Fincher’s direction is exacting and delicate. He’s such a methodical, razor-sharp director. He knows just how to use the frame, filling it with detail that serves to drive the narrative forward, or simply (simply? no such thing in a Fincher movie!) provide texture and mood to the story. The Dunne’s Minnesotan residence is typically homey, albeit antiseptic to a degree, while the film’s slow slide into monochromatic color palettes engenders a change of mood as the story unfolds. Jeff Cronenweth, who served as DP on Fight Club, The Social Network and The Girl With The Dragon Tattoo for Fincher, gives the film a veneer of unsettling, uncomfortable flatness. The colors are, with a few exceptions, rather muted, a way of giving the mood of Nick and Amy’s marriage a visual shorthand, and it’s only when Amy’s reunion with Desi occurs at one point in the movie does any real, natural color seep into the frame. It’s short-lived, however. Cronenweth’s lighting and use of complex shadows and darkness is particularly evocative, a melancholy, moody style that serves the atmospheric plot really well.
Now, I’m not a great one for subtext; there are plenty of reviews out there that’ll talk about motivations, unconscious desires, even utterly preposterous notions of Fincher’s views on women and relationships. I’m not really a big one on “getting” subtext in a film, therefore because I’m such a troglodyte you’ll have to excuse the relatively superficial review I’m giving Gone Girl. Irrespective of my thoughts on what Fincher (and screenwriter/author Gillian Flynn) is trying to say here, Gone Girl is simply mesmerizing. From its dawn-drenched opening frames, to its “smile for the camera” skin-crawling conclusion, not a moment in Gone Girl is wasted, not a moment is unintended as anything other than a further focus on Nick and Amy’s relationship, in the broader sense, in some way.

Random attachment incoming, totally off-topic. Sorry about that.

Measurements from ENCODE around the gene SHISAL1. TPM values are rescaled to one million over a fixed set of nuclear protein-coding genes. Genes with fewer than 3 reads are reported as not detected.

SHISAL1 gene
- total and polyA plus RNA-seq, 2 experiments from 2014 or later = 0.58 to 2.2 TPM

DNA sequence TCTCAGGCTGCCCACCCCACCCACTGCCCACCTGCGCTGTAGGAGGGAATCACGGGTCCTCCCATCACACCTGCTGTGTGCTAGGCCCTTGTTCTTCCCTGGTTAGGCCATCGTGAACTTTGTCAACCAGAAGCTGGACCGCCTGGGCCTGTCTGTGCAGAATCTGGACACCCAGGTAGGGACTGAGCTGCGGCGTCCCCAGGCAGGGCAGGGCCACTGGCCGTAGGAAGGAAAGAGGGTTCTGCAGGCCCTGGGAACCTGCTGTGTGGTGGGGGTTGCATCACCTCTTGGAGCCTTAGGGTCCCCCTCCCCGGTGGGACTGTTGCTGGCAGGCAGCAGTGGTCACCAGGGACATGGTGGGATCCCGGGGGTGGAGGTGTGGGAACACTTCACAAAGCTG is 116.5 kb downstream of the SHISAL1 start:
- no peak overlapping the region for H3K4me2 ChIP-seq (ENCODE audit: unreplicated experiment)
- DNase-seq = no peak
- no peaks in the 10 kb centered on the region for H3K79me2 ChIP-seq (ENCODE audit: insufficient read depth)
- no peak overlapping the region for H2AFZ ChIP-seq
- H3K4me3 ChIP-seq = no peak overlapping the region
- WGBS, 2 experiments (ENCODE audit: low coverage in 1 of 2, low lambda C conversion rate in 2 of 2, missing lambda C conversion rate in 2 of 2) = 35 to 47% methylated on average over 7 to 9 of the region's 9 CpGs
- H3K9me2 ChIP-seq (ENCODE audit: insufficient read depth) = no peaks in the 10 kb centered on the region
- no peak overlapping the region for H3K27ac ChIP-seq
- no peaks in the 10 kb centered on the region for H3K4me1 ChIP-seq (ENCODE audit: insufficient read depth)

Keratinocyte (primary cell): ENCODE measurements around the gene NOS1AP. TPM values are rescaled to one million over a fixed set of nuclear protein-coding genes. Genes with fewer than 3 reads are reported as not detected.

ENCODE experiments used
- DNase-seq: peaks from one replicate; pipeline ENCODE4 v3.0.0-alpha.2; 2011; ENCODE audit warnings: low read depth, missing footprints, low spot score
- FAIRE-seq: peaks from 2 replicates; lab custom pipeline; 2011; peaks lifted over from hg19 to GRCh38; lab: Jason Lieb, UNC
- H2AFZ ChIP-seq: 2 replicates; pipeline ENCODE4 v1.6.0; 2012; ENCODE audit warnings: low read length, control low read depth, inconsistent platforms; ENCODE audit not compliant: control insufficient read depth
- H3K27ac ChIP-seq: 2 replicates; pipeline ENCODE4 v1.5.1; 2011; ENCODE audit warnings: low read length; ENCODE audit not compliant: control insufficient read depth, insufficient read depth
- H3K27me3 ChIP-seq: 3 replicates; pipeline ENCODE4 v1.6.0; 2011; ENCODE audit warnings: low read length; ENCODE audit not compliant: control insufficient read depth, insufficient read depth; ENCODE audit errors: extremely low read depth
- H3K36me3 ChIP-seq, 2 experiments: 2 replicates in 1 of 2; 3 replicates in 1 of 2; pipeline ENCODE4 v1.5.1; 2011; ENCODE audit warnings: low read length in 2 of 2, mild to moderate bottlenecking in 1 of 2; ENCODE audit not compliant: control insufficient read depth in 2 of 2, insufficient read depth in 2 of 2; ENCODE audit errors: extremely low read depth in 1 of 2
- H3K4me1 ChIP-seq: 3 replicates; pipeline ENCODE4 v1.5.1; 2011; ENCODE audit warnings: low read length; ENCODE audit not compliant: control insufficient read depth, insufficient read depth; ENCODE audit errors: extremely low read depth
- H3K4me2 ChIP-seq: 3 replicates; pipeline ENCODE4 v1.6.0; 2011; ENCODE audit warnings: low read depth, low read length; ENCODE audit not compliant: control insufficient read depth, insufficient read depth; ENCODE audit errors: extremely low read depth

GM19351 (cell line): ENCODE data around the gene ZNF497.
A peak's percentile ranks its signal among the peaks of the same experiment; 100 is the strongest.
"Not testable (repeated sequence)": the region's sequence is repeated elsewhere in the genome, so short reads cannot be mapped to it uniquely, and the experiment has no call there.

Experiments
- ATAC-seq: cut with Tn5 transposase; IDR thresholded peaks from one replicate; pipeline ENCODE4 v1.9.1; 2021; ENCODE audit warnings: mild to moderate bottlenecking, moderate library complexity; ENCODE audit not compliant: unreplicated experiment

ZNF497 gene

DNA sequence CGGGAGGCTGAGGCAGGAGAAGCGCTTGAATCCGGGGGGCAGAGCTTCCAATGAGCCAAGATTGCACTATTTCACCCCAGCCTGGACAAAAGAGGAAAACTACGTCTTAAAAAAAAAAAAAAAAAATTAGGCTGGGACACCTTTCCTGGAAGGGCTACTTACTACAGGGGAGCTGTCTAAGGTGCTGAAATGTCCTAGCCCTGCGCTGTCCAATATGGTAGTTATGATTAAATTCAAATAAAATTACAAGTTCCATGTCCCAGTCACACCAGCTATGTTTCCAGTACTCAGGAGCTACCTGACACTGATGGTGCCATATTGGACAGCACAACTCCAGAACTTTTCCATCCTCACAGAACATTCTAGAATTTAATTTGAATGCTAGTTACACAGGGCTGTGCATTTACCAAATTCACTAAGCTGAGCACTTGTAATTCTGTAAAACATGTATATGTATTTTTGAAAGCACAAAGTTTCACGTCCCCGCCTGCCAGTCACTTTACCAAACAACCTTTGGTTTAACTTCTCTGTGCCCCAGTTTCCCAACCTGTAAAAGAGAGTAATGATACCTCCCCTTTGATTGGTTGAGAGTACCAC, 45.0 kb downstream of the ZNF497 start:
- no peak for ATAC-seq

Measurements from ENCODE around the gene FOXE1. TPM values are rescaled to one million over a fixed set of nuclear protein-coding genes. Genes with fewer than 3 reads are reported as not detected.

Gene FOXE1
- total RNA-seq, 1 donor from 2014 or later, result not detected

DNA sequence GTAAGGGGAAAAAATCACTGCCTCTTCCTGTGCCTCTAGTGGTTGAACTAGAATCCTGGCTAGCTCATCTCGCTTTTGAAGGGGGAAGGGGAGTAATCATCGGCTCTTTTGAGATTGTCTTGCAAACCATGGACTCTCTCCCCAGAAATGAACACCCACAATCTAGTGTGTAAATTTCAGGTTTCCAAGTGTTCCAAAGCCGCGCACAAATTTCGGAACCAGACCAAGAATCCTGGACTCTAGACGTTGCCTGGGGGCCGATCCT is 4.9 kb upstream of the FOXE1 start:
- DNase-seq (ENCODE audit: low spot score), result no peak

I fell for this film hard: it reminded me of Fight Club the first time I saw it, in that I felt it was a film requiring more and more detailed examination, yet Gone Girl might as well exist in a different universe. Gone Girl is an absolute masterwork from Fincher. I thought Social Network was good, but not awesome, but this? This is a magnetic, mysterious, valuable entry into American cinema, that should be looked upon in years to come as an outright classic. As I said in my capsule review at the open, if this isn’t the best film of 2014, then you’re watching the wrong movies.